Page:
Skip to main content
Premium Trial:

Request an Annual Quote

Allegations of Joint Defense Agreement, Funneled Documents Arise in Guardant Health Patent Suits

NEW YORK – Documents related to two patent infringement lawsuits brought by Guardant Health have revealed new information about the litigation strategies being pursued by both the plaintiff and the two defendants, Personal Genome Diagnostics and Foundation Medicine.

Guardant said it believes Foundation and Personal Genome Diagnostics (PGDx) have been coordinating to invalidate patents held by Guardant and have a joint defense agreement to that effect.

And an unredacted version of a PGDx countersuit reveals allegations that Guardant CEO and Cofounder Helmy Eltoukhy used a private email account "to funnel … confidential information" from his previous employer, Illumina, which PGDx alleges were important to developing Guardant's technology.

Guardant has sued both firms for patent infringement of the same four patents covering liquid biopsy technology.

In a June 5 letter to Judge Christopher Burke of the US District Court for the District of Delaware, who is presiding over both cases, attorneys for Guardant asked the court to compel Foundation and Personal Genome Diagnostics (PGDx) to provide the alleged joint defense agreement (JDA), as well as a log of contacts between the two firms regarding their attempts to invalidate Guardant's patents.

"Having an agreement is not surprising at all and it would even be a little surprising if they didn't have one," said Bernard Chao, a legal scholar at the University of Denver and an expert on patent litigation. "They're simply a way to allow the defense counsel to strategize while maintaining work product and [attorney-client] privilege." But even if a JDA exists, the language itself is likely uninteresting. "They're sort of cookie cutter, where you take the form off the last case and change the names," he said. "There's not likely to be anything in there that's surprising."

Nonetheless, Guardant's lawyers said they believe "[t]he agreement itself is necessary for Guardant to fully assess the scope of the common interest as it applies to these communications."

As reported by GenomeWeb, Foundation had petitioned the US Patent and Trademark Office for Inter Partes review of one of the patents-in-suit. On June 5, the Patent Trial and Appeals Board denied that petition.

In its letter, Guardant put forth the argument that a JDA would have relevance to the question of whether PGDx was "a real party in interest with respect to [Foundation's] petitions."

Chao suggested that Guardant was trying to take advantage of laws that prevent a party from making multiple attempts to invalidate the same patents. "You don't get two bites at the apple," he said. "Perhaps that applies not just on the same party, but when two parties are cooperating. I think that's the extension of the law Guardant is trying to establish."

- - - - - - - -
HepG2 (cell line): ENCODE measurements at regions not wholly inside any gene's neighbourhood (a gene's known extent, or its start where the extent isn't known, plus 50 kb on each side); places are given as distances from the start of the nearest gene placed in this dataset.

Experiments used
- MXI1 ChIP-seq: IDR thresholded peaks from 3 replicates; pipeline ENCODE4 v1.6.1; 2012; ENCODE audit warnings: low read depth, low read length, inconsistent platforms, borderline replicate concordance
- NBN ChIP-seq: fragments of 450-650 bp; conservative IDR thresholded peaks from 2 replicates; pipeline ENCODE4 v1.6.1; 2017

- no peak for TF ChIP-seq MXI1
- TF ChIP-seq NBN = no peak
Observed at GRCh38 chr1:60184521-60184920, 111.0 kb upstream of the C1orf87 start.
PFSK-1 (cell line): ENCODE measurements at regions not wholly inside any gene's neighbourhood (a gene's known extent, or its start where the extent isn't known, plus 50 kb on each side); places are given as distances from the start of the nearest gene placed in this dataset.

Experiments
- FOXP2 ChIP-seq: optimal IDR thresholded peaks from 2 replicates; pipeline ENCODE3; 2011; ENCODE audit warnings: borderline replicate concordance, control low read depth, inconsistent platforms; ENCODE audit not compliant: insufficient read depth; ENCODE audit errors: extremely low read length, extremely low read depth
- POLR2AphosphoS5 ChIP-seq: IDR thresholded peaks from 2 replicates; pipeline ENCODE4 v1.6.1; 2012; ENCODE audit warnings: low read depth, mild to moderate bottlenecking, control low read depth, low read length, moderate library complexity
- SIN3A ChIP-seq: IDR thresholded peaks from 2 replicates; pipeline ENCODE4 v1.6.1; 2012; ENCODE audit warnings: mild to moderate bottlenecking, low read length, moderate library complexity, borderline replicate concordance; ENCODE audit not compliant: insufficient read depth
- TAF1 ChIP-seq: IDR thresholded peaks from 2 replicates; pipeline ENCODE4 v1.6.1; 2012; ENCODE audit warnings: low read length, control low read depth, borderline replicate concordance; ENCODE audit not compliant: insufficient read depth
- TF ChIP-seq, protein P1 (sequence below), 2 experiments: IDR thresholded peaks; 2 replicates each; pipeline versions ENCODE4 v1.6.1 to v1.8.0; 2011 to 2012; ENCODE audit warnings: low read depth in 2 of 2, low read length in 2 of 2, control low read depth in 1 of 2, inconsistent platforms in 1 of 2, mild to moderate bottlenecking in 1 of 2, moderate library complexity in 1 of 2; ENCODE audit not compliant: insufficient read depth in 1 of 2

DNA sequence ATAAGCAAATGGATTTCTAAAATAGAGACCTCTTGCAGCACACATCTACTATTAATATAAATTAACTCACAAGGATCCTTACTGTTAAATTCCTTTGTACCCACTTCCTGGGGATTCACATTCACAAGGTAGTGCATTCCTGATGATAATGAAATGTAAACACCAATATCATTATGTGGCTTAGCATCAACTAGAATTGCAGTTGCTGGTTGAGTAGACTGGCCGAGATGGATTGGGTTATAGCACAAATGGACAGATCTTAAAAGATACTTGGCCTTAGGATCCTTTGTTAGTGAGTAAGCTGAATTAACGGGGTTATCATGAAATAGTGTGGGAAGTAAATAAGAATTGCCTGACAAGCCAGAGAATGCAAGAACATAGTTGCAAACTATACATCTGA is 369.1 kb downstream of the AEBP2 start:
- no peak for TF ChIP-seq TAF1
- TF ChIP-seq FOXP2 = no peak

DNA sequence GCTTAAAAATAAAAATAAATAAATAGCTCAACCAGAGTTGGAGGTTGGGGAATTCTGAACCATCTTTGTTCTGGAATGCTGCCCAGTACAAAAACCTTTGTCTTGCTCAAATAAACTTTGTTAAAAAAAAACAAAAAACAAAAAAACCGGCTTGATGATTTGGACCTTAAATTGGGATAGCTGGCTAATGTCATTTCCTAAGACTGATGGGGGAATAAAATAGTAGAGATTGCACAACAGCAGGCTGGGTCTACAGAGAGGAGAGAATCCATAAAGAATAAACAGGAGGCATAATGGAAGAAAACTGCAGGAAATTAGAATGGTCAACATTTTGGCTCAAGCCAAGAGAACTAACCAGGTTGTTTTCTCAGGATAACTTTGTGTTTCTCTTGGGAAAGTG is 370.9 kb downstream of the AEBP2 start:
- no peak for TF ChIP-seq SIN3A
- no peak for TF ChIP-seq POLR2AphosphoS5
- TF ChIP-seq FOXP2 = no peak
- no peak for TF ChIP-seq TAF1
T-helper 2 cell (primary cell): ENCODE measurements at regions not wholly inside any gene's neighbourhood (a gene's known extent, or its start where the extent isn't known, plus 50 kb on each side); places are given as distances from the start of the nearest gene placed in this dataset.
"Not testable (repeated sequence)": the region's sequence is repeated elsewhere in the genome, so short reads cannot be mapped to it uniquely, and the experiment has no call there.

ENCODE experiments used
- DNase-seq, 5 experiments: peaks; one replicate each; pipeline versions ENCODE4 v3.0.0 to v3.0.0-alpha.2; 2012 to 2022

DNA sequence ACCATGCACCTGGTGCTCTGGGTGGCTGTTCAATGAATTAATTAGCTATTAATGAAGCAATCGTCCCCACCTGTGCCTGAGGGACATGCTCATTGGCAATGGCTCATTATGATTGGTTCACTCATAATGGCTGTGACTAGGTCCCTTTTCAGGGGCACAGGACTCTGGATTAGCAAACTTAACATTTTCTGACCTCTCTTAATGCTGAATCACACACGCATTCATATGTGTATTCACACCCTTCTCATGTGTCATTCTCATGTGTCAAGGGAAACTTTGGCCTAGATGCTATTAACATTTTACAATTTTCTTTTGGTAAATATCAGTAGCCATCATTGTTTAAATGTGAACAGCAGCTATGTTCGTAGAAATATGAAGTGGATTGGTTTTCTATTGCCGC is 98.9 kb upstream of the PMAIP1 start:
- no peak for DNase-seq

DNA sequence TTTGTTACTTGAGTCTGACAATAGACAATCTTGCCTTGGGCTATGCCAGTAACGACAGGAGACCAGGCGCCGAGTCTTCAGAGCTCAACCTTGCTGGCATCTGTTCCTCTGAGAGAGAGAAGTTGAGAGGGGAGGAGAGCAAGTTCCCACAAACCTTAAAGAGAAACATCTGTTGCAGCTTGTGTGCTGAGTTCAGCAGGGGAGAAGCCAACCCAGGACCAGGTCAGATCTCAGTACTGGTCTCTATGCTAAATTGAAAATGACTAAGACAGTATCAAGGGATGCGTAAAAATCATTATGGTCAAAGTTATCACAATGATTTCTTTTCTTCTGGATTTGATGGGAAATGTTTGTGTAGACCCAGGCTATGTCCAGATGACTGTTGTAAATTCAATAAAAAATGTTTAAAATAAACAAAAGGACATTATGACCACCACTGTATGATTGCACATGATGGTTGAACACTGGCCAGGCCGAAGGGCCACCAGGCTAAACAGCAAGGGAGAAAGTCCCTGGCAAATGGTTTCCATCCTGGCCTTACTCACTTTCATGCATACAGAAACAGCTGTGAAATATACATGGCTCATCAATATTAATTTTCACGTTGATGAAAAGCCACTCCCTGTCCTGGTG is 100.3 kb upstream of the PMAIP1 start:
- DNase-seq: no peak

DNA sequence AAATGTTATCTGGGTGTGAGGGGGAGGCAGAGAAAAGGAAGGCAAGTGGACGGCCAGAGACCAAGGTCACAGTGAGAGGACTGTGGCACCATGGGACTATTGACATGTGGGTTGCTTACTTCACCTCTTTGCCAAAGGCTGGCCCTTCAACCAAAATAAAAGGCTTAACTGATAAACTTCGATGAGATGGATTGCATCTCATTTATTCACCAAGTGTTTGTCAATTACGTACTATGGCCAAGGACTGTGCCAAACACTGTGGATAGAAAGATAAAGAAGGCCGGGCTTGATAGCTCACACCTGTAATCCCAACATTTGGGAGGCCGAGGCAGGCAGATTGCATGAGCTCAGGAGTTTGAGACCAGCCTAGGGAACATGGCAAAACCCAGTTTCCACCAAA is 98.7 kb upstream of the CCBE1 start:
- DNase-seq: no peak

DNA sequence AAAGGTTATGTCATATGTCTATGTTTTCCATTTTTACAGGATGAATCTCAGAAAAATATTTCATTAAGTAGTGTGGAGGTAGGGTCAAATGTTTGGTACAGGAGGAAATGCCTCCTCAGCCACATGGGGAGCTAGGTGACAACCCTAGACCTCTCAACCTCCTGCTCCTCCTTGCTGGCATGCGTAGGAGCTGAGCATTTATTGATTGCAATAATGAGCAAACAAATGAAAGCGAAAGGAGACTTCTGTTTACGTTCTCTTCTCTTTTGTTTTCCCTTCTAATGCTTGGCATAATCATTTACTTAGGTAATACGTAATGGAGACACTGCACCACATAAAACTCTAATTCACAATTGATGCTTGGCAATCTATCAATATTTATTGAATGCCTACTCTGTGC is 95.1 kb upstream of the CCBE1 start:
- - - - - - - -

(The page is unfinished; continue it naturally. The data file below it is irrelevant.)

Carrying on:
However, he suggested that the wording of the law might mean it doesn't apply to this situation. "I'm puzzled by why they're fighting about it," he said.

The Guardant letter notes that both defendants gave similar responses to subpoenas for the JDA, which "[failed]to deny the existence of the agreement."

GenomeWeb asked both Foundation and PGDx whether they had a JDA with the other. Foundation Medicine did not respond, while PGDx replied that it "is unable to comment on Foundation matters, but, as PGDx has consistently maintained, PGDx has had no participation, coordination, guidance, input, or participation of any kind in the [Inter Partes reviews] filed by Foundation."

In a response letter sent June 11, attorneys for PGDx asked the court to deny Guardant's request for the alleged JDA "because it seeks discovery that is both irrelevant and privileged."

PGDx also told GenomeWeb that it was "pleased that the Court recently granted PGDx's motion requiring Guardant to remove many of Guardant's redactions in PGDx's counterclaims alleging inequitable conduct and antitrust violations."

As reported by GenomeWeb, PGDx has alleged that Guardant Cofounders Helmy Eltoukhy and AmirAli Talasaz defrauded the USPTO by leaving Eltoukhy off as an inventor of three of the four patents. The unredacted document alleges that Eltoukhy took sensitive information from his previous employer, Illumina, that aided Guardant in securing intellectual property.

Specifically, PGDx alleged, "Eltouky exploited his access to Illumina's confidential information to benefit Guardant on multiple occasions," including a 96-page Illumina PowerPoint presentation where "each page was labeled 'Company Confidential.'"

PGDx has further claimed that "Eltoukhy did not deny doing so at his deposition. Eltoukhy and Talasaz used the content of the slides to conceive of the claimed inventions. Eltoukhy forwarded the Illumina slides to his Gmail account on June 27, 2012 — just days before the 'July 2012' conception date for the '731, '822, and '743 Patents."

Guardant said it "believes the counterclaims are baseless and completely without merit."

File Attachments